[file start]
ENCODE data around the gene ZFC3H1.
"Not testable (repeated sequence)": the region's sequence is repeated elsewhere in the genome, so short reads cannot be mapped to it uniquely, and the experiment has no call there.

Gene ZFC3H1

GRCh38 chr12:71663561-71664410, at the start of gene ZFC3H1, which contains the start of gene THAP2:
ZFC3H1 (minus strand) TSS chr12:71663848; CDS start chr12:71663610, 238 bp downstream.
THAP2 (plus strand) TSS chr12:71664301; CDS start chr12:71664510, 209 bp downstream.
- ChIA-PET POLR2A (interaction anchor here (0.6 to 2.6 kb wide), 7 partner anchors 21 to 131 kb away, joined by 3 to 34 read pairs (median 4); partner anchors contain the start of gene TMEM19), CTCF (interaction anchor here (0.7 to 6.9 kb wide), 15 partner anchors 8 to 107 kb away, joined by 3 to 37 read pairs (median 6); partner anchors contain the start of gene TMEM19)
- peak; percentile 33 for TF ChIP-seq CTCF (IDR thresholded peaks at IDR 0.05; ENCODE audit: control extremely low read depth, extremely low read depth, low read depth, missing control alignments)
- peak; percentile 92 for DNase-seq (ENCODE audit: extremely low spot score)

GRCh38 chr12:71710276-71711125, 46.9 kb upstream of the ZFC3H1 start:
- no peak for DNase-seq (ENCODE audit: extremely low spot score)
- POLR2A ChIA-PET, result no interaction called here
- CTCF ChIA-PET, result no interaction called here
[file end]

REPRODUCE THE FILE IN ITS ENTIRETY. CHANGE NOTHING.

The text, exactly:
ENCODE data around the gene ZFC3H1.
"Not testable (repeated sequence)": the region's sequence is repeated elsewhere in the genome, so short reads cannot be mapped to it uniquely, and the experiment has no call there.

Gene ZFC3H1

GRCh38 chr12:71663561-71664410, at the start of gene ZFC3H1, which contains the start of gene THAP2:
ZFC3H1 (minus strand) TSS chr12:71663848; CDS start chr12:71663610, 238 bp downstream.
THAP2 (plus strand) TSS chr12:71664301; CDS start chr12:71664510, 209 bp downstream.
- ChIA-PET POLR2A (interaction anchor here (0.6 to 2.6 kb wide), 7 partner anchors 21 to 131 kb away, joined by 3 to 34 read pairs (median 4); partner anchors contain the start of gene TMEM19), CTCF (interaction anchor here (0.7 to 6.9 kb wide), 15 partner anchors 8 to 107 kb away, joined by 3 to 37 read pairs (median 6); partner anchors contain the start of gene TMEM19)
- peak; percentile 33 for TF ChIP-seq CTCF (IDR thresholded peaks at IDR 0.05; ENCODE audit: control extremely low read depth, extremely low read depth, low read depth, missing control alignments)
- peak; percentile 92 for DNase-seq (ENCODE audit: extremely low spot score)

GRCh38 chr12:71710276-71711125, 46.9 kb upstream of the ZFC3H1 start:
- no peak for DNase-seq (ENCODE audit: extremely low spot score)
- POLR2A ChIA-PET, result no interaction called here
- CTCF ChIA-PET, result no interaction called here